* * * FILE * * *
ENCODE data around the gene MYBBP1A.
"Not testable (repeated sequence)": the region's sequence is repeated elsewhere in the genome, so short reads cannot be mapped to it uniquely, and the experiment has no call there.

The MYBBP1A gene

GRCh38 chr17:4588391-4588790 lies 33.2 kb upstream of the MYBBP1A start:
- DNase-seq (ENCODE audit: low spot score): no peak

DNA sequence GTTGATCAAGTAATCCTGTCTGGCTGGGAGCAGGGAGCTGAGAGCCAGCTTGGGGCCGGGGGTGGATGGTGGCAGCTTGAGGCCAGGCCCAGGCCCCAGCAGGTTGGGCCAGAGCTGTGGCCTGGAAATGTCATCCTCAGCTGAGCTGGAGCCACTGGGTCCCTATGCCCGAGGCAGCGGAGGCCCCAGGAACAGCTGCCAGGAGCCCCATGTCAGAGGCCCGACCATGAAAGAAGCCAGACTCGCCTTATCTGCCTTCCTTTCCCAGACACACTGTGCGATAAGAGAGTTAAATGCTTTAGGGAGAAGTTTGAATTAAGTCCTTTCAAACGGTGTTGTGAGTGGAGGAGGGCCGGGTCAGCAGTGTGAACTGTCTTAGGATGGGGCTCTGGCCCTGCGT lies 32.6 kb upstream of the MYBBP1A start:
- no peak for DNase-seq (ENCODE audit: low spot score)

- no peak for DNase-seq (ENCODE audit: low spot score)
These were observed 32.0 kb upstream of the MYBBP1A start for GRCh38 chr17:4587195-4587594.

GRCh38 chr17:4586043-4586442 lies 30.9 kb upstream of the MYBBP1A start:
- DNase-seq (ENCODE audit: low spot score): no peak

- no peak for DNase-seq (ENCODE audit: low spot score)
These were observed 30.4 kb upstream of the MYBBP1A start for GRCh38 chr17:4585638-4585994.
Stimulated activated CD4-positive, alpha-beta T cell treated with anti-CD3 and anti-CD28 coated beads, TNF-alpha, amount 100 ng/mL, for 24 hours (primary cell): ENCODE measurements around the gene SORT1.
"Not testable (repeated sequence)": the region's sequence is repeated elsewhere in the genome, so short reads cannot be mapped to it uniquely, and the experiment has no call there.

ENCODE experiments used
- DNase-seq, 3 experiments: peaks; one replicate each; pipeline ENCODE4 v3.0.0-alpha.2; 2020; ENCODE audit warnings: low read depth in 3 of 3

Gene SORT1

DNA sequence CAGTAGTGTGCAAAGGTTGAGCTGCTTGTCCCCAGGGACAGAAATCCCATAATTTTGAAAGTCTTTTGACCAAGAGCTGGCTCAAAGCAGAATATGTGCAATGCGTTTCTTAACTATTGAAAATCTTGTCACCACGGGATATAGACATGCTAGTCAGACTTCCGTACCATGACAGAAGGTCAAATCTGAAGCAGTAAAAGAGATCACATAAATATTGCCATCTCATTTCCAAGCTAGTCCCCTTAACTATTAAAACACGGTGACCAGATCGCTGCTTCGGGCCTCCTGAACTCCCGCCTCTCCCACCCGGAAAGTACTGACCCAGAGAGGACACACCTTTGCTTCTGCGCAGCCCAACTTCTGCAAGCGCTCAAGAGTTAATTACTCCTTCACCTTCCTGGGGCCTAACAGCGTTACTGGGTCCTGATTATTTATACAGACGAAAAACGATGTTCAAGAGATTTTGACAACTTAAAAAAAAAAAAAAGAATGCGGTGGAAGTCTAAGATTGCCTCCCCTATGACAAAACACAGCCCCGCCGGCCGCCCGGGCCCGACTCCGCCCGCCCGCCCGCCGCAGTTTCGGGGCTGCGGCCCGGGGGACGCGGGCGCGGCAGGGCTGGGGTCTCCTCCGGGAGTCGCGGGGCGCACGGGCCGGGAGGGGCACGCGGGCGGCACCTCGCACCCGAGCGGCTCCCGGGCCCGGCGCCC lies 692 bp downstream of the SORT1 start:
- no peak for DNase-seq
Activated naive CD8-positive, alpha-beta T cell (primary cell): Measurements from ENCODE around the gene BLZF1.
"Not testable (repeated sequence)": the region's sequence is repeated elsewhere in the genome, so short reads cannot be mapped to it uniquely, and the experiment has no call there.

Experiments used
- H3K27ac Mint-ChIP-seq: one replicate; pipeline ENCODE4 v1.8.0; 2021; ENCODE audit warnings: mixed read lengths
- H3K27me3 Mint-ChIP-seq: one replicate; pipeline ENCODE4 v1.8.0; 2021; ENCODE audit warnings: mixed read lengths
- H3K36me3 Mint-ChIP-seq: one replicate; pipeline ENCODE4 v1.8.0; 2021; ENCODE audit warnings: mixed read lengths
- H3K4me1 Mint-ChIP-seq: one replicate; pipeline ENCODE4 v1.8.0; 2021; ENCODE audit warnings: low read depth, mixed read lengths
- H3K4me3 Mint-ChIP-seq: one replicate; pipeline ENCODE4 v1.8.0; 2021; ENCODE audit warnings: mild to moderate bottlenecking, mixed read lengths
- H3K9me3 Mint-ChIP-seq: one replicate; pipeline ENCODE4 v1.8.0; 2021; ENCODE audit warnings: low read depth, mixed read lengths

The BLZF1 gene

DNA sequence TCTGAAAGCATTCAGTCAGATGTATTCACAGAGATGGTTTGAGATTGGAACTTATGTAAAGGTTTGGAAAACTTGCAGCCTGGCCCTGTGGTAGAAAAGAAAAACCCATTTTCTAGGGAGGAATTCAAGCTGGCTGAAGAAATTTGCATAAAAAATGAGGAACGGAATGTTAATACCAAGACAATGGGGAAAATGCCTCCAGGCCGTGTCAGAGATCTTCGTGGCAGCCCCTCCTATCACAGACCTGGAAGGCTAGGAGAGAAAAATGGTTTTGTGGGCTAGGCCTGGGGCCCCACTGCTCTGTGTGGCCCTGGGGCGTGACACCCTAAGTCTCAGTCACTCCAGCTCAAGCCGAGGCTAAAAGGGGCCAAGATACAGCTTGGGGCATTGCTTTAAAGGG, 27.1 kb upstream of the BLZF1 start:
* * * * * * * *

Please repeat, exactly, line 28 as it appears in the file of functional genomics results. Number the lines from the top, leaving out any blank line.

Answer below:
- H3K4me3 Mint-ChIP-seq: one replicate; pipeline ENCODE4 v1.8.0; 2021; ENCODE audit warnings: mild to moderate bottlenecking, mixed read lengths